Project – On recordThis profile is no longer actively maintained, with the information now possibly out of date
Why this profile?
The Offshore Cape Three Points project has already impacted a large number of people in Ghana, including fishermen and Indigenous communities. These impacts include the displacement of communities, a decrease in food and livelihood resources for local fishermen, air pollution and seawater degradation. These impacts are expected to worsen if OCTP is expanded.
What must happen
In order to mitigate OCTP’s negative impacts, banks and other financial institutions must refrain from financing the planned expansion of this project.
|Oil and Gas Extraction
|This project has been identified as an Equator Project
Offshore Cape Three Points (OCTP) is an integrated oil and gas project located in the Tano Basin, about 60 kilometres off Ghana’s coast. OCTP is owned by majority stakeholder ENI, alongside Vitol and Ghana National Petroleum Corporation. Launched in 2015, the project encompasses the Sankofa Main, Sankofa East and Gye Nyame gas fields and the Sankofa East Cenomanian and Sankofa East Campanian oil fields. Production began with the delivery of gas from the Sankofa field in 2018. Infrastructure includes a 63-kilometre pipeline and a floating storage and offloading (FPSO) unit. Covering 694 square kilometres, the fields’ estimated 1.5 trillion cubic feet of gas and 500 million barrels of oil are projected to fuel Ghana's thermal power plants until the late 2030s. Discoveries of gas at Cape Three Points Block 4 in 2019 and oil at ENI’s Eban-1x exploration area in 2021 have triggered expansion plans.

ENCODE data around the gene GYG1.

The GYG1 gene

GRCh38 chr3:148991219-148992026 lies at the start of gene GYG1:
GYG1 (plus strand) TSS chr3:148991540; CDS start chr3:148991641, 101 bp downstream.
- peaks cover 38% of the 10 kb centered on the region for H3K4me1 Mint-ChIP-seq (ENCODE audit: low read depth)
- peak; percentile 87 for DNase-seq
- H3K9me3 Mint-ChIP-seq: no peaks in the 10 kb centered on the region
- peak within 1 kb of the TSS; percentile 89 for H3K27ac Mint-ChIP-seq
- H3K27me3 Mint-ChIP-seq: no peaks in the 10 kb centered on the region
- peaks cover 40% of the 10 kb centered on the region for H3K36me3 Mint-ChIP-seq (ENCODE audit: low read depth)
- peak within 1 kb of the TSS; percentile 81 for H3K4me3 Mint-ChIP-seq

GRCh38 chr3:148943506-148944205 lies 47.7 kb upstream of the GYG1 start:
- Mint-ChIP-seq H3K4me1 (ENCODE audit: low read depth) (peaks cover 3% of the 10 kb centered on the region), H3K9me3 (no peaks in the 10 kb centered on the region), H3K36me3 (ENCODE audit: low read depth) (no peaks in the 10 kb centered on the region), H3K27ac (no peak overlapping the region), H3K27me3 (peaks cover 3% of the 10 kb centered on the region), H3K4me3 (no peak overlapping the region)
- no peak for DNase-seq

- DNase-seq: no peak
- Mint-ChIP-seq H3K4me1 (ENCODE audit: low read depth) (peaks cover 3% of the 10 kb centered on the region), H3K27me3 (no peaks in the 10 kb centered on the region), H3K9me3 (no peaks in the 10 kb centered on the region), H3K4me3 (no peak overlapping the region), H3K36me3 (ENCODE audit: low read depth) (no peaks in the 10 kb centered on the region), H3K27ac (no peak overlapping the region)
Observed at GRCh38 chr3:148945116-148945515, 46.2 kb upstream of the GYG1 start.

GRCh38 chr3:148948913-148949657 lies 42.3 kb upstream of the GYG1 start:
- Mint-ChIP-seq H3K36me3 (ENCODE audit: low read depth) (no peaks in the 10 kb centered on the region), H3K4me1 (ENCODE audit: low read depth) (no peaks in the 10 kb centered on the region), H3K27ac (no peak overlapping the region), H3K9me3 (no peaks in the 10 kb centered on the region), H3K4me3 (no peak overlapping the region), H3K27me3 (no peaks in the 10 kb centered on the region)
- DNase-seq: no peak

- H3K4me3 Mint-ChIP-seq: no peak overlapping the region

Impact on human rights and communities
Community displacement and the subsequent destruction of local economies took place as OCTP acquired approximately 257 acres of land for its operations. A July 2015 ENI Environmental Impact Statement states that “the households of Sanzule will be proportionally the most vulnerable to loss of livelihoods due to loss of access to 213 acres of farmland used by approximately 180 farmers”.